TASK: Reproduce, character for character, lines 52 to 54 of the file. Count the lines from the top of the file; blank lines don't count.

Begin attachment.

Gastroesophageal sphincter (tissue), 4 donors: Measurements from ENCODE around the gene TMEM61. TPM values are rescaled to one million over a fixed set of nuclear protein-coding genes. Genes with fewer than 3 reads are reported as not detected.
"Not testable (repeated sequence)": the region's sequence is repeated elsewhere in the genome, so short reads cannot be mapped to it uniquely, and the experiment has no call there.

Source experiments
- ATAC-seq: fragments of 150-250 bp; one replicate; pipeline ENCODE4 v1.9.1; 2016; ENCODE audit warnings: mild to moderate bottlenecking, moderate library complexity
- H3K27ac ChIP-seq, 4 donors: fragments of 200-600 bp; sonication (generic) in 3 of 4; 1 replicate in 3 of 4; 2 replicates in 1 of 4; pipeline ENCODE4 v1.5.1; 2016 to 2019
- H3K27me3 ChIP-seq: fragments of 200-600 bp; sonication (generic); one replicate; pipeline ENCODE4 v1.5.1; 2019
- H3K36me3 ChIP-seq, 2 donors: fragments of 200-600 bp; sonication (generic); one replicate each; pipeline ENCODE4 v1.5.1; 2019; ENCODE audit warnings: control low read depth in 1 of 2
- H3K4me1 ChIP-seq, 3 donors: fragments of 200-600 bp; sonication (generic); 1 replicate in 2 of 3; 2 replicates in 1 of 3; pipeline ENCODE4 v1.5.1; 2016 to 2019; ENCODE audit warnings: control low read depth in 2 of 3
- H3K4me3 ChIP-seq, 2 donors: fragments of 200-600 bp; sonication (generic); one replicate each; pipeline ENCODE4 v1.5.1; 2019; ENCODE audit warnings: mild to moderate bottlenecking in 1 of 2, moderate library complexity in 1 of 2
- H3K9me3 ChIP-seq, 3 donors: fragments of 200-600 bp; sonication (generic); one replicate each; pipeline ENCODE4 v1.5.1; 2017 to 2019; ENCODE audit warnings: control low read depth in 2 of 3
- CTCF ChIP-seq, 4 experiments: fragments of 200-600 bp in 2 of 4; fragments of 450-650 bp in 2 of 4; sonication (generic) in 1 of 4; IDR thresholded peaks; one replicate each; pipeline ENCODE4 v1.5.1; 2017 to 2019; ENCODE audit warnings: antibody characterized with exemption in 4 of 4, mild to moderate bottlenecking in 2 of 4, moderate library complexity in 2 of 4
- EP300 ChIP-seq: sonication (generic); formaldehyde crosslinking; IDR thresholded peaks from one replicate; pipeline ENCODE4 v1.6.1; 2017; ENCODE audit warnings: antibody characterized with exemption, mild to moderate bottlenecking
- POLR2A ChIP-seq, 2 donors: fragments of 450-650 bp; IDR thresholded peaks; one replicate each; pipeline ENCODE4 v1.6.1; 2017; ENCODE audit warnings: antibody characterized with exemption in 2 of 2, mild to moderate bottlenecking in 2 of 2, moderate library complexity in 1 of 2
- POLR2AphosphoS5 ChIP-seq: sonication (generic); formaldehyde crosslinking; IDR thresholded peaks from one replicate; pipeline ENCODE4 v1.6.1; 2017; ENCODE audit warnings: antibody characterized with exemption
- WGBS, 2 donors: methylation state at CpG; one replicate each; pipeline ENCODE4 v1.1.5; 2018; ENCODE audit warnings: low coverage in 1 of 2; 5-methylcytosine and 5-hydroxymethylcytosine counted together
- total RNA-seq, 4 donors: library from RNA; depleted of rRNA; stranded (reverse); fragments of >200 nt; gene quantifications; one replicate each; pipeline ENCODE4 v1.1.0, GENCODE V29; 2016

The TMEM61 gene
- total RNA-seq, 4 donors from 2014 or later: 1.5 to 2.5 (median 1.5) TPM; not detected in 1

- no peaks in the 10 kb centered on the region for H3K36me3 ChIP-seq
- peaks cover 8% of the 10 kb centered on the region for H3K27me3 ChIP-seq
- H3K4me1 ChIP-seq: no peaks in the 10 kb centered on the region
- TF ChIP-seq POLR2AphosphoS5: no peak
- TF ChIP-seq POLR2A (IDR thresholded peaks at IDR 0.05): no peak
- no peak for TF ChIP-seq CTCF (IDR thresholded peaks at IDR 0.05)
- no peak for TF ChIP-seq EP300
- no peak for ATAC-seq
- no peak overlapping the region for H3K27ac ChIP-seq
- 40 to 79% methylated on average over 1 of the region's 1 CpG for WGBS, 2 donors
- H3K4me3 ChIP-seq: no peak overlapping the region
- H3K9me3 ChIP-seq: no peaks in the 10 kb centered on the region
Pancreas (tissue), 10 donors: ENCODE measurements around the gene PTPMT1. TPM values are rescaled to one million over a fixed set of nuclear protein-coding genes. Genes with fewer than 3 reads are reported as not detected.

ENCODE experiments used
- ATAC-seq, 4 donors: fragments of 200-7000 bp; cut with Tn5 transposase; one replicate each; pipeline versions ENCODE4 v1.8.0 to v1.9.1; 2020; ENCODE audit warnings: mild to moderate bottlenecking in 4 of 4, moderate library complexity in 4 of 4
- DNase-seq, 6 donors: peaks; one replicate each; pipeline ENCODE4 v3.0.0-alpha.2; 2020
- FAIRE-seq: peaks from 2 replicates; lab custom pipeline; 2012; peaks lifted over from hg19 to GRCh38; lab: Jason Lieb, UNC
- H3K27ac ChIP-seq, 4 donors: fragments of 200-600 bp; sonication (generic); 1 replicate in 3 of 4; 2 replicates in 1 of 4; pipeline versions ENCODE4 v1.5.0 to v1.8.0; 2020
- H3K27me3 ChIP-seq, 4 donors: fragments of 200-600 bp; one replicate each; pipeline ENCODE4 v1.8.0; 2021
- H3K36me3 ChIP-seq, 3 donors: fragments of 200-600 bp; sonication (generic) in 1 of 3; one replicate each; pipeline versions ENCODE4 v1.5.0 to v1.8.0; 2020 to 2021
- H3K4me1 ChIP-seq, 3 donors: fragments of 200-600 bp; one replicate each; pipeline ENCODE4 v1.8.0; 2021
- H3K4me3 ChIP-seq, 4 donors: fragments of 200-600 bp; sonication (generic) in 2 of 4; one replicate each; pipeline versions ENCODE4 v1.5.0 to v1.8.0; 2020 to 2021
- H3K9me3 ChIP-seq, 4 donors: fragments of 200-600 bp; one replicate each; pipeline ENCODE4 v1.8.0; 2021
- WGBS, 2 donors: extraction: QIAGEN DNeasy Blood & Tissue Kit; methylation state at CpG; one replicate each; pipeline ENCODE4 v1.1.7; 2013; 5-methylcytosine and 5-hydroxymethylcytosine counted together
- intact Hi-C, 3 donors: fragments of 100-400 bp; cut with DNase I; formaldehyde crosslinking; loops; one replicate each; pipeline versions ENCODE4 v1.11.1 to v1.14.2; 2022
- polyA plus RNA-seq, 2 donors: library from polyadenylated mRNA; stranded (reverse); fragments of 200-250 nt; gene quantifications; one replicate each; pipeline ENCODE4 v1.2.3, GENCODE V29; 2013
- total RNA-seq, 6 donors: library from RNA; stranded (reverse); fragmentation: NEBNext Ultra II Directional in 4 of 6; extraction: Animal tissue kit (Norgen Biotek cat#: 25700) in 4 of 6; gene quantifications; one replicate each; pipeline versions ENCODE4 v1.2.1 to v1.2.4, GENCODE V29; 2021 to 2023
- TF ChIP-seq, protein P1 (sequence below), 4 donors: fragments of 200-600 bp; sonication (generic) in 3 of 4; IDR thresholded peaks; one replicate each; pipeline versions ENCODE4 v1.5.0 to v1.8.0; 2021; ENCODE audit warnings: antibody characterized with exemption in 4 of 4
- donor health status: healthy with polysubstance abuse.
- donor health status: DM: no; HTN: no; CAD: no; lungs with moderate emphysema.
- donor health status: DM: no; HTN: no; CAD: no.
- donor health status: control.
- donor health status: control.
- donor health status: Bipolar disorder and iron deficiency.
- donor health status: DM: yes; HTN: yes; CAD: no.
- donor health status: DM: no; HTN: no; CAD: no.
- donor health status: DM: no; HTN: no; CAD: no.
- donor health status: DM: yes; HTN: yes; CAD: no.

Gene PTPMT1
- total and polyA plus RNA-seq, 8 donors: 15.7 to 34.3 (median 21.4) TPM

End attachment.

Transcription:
- donor health status: Bipolar disorder and iron deficiency.
- donor health status: DM: yes; HTN: yes; CAD: no.
- donor health status: DM: no; HTN: no; CAD: no.